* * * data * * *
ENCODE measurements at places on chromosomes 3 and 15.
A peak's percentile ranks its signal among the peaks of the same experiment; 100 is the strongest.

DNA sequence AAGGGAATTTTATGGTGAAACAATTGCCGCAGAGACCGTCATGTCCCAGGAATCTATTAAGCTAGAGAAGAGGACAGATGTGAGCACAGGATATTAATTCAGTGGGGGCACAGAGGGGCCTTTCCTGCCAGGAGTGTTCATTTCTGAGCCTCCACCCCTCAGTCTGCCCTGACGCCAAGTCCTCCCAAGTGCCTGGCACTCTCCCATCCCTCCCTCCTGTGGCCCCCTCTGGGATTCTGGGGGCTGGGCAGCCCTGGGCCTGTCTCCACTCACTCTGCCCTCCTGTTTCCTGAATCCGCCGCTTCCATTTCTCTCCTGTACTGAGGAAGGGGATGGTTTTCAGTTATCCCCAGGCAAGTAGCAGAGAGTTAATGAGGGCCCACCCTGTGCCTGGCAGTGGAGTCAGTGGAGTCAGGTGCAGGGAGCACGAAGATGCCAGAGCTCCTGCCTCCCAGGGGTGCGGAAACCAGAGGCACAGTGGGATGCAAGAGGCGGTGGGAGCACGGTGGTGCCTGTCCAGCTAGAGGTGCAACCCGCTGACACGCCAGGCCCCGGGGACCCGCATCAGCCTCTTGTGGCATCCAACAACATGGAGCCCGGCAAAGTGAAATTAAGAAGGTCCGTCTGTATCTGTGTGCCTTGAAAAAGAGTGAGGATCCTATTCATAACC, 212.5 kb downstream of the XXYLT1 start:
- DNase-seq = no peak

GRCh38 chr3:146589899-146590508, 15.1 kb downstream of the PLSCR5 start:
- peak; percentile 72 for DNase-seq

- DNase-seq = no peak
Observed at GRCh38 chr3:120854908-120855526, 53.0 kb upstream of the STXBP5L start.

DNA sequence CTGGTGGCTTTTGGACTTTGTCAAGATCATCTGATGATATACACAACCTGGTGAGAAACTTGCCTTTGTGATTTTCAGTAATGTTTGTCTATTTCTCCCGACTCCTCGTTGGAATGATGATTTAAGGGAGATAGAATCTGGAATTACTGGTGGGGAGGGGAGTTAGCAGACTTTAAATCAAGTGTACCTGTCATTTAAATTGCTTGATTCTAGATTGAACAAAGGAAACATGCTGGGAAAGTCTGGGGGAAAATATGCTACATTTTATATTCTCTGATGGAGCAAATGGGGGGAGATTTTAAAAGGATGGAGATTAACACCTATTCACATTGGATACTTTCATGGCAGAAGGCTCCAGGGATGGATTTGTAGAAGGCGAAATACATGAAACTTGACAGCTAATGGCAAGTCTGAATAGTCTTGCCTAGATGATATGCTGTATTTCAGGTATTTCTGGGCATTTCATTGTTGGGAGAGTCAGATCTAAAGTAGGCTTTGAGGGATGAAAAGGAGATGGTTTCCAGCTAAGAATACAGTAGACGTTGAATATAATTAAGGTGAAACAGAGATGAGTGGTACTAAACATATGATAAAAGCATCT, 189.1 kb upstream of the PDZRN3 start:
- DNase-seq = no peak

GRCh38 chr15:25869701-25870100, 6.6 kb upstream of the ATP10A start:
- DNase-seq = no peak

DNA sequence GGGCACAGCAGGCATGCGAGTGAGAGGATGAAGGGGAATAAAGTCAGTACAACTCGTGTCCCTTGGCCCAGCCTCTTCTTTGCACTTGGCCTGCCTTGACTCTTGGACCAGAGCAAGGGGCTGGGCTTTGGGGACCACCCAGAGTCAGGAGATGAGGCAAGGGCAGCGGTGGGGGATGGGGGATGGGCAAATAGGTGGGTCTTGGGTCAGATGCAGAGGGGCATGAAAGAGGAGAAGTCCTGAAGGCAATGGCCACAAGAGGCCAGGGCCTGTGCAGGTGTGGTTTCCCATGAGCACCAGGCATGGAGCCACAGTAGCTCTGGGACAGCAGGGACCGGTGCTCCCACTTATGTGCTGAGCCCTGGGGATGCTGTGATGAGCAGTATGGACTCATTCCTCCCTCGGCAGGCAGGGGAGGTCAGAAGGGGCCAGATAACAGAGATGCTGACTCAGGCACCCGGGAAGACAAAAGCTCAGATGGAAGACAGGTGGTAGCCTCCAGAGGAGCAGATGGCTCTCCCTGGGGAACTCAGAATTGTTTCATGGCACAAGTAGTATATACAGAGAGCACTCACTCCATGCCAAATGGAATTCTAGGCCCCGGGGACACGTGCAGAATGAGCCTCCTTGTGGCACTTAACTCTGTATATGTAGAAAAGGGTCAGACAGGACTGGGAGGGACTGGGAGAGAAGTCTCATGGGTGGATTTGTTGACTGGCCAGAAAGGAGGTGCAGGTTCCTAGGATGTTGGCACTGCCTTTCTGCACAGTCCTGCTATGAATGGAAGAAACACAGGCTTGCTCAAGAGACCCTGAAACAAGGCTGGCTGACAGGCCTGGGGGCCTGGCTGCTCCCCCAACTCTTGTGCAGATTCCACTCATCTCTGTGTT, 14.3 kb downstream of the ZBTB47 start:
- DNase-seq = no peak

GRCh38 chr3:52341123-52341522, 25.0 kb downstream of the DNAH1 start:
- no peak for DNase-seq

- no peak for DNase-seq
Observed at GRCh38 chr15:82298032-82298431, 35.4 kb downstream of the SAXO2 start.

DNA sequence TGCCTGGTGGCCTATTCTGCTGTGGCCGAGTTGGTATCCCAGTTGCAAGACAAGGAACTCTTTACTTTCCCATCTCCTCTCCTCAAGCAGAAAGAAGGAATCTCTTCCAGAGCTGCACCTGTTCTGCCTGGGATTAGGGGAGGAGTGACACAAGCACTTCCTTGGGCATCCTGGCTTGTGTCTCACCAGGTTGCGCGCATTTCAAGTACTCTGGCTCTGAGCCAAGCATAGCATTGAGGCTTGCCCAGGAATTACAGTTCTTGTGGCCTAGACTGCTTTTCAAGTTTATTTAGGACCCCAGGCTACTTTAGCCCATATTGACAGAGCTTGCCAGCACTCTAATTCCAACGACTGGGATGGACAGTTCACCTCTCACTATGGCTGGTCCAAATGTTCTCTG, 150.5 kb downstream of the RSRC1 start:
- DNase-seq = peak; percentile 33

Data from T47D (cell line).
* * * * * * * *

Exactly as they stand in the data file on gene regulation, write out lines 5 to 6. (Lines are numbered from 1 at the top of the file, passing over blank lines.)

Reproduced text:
GRCh38 chr3:146589899-146590508, 15.1 kb downstream of the PLSCR5 start:
- peak; percentile 72 for DNase-seq